“But it’s a bit like you throw yourself into a hole in order to force you to dig yourself out and it was an interesting process.
“We were writing the play most of last year and were rehearsing into late summer and it really was constantly developing as we worked.
“There was a very big piece of scenery we all had to learn to work with – the actors, writers and directors.
“But we eventually found a language for the show that I hope makes sense to the audience and I hope when people come to see the show it’s very different from reading the book or seeing the documentary.
“My hope is that if you have seen the documentary the play will be an interesting new angle and way of thinking about it that will entertain you and keep you on the edge of your seat.
“But I also hope that if you have never read the book or seen the documentary you would also be totally drawn in and think this is the only way you could tell the story.”
David admits he shared the challenges out to the rest of the team!
“I would write ‘Joe inside the crevasse’ and it was up to designer Ti Green and Tom to come up with ideas about that.”
But the play is not all about the physical representation of the real world.
“At the same time I would try and throw curve balls – there is a lot of fantasy and fantasia in the play because a lot of it happens inside a man’s head – and that was great fun for me," said David.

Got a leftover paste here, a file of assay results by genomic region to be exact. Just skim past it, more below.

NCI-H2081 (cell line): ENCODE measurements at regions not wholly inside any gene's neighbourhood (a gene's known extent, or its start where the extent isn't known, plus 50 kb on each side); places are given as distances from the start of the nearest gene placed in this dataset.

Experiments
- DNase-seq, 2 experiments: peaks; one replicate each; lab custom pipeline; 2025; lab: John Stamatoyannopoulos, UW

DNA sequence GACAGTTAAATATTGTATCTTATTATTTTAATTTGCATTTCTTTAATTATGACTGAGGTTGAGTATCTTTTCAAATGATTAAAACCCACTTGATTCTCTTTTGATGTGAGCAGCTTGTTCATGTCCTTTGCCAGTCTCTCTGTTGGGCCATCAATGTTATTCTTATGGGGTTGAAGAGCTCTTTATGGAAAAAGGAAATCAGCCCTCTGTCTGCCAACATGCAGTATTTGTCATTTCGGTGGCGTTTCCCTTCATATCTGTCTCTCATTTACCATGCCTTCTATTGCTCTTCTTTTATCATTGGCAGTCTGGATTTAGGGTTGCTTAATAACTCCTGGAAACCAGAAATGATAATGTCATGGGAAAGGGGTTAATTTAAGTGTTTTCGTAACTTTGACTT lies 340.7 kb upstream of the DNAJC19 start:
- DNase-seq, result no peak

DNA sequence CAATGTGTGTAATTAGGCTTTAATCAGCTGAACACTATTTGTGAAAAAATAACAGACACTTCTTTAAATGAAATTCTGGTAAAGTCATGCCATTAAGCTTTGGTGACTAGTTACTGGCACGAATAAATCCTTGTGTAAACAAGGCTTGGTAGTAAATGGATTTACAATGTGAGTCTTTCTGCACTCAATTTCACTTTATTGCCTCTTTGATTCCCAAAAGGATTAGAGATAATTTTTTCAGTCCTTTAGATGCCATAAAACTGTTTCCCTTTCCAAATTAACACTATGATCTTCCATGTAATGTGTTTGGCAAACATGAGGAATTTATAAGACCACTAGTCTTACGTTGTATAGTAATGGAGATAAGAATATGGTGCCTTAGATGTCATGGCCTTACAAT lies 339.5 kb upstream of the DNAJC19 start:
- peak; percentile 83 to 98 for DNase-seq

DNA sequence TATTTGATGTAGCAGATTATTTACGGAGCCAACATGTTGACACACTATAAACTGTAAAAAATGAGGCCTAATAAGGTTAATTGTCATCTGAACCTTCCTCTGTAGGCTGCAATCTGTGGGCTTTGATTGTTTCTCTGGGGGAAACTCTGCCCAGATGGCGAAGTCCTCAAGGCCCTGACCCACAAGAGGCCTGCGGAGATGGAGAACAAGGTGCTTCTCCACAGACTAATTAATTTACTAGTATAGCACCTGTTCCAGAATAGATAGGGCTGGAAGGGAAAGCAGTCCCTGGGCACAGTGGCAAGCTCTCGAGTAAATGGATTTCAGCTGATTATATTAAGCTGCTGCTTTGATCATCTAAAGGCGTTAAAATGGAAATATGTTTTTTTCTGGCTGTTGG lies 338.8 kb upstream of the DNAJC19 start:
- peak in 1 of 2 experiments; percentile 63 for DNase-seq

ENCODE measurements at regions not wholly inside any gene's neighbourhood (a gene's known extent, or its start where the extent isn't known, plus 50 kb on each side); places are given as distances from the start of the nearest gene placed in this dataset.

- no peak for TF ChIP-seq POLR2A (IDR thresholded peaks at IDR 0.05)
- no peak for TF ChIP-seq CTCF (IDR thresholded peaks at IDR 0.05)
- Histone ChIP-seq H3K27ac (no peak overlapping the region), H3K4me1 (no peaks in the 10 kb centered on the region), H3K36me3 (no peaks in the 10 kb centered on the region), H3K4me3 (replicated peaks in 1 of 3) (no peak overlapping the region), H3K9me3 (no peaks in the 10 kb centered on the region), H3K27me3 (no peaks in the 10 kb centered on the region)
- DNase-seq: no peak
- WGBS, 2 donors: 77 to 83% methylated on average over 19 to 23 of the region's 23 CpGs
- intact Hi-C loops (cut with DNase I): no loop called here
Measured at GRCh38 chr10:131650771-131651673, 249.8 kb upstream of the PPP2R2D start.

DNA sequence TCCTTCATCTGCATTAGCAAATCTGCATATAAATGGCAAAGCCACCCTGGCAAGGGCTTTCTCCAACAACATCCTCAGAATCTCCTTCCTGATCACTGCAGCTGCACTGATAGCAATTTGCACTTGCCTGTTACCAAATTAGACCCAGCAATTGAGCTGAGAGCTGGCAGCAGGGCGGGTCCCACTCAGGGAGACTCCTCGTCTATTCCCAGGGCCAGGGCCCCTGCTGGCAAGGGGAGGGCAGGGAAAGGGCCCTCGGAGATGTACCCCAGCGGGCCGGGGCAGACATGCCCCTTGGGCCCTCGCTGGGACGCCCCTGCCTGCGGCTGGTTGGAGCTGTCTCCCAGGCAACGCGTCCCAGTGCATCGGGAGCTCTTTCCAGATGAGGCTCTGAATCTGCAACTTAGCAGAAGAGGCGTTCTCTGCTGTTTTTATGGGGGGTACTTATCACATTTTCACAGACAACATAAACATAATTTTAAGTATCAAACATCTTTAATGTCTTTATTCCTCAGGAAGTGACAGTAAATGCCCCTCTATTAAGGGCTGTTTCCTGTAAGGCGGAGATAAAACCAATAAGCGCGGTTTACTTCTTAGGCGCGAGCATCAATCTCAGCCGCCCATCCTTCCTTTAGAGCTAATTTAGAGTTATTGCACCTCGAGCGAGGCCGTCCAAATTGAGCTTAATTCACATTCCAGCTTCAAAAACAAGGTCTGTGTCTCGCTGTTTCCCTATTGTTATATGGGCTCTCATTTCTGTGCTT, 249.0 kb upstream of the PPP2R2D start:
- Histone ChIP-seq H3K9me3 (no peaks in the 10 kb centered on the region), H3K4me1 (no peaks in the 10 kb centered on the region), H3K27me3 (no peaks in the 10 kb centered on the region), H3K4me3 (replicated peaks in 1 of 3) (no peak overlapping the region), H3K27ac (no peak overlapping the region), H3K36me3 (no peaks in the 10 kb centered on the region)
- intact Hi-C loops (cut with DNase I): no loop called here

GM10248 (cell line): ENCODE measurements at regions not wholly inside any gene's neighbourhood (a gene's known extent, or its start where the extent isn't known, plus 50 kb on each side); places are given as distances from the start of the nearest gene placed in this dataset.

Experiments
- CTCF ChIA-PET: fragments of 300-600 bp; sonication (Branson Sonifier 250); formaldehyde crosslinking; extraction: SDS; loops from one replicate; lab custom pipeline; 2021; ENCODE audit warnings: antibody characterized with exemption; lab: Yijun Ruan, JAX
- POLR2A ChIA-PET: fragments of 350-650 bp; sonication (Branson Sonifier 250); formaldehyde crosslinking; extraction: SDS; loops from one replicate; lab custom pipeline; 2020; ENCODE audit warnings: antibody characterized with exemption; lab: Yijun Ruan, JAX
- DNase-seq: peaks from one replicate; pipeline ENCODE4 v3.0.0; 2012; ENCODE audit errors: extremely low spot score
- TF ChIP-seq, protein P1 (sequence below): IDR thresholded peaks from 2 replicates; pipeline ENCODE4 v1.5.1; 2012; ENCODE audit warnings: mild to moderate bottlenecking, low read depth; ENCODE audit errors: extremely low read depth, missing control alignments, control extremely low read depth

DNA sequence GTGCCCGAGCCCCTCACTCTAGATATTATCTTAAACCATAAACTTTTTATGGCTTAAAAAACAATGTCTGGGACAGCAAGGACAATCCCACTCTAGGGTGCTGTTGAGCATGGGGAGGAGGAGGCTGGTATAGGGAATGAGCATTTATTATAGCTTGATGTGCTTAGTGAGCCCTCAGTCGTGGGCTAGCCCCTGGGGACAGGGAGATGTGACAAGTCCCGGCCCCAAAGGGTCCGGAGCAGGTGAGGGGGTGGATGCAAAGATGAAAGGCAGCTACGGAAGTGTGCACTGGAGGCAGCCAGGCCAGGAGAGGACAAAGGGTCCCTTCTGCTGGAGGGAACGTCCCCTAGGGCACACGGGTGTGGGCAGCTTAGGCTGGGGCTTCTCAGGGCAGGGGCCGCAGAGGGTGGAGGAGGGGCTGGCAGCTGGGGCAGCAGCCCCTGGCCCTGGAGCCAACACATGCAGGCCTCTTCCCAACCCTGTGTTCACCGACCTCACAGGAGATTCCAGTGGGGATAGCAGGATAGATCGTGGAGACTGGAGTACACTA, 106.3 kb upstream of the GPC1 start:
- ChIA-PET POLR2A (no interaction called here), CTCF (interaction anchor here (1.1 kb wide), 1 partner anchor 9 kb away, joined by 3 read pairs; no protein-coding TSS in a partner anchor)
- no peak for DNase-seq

“And I think it was great fun for Ti to respond to those and then you add in Chris Davey the lighting designer and Jon Nicholls who designed the sound."
David is also pleased that the play can take the audience to some of the scariest places experienced by Joe through his ordeal.
“There are moments when I hope the audience absolutely feels they are on the side of a mountain with the characters and some of that is about raw brutal use of light and sound and the designers are brilliant at that. That is what they do.
“Tom and me wanted to have the audience’s palms sweating as you watch somebody in peril and I hope we have achieved that.”
One of the ways the company tell the story is with scenes located somewhere familiar to North climbers.
David said: “One thing for Highland audiences to know is that a good deal of the play is set in the Clachaig Inn in Glencoe.
“That’s not the only way we tell the story – we have a number of tricks up our sleeve,” he laughed. “But during the 60s and 70s it was known as a veritable den of climbers and it is somewhere that Joe Simpson and Simon Yates knew very well. So we took the liberty of using it as a location in the play.”
David is an outdoors man himself.
“I love climbing, I’m an eager walker and Munro-bagger and do extreme running, I love all that and that is a world I am in.
“But I am also aware that my wife sometimes – if she wants to distract me – she will ask me about my injury niggles.
“I will just talk and she will switch off and go and do something else.
“The idea with Touching The Void was ‘Can I write the play and invite my wife to something she will be interested in?’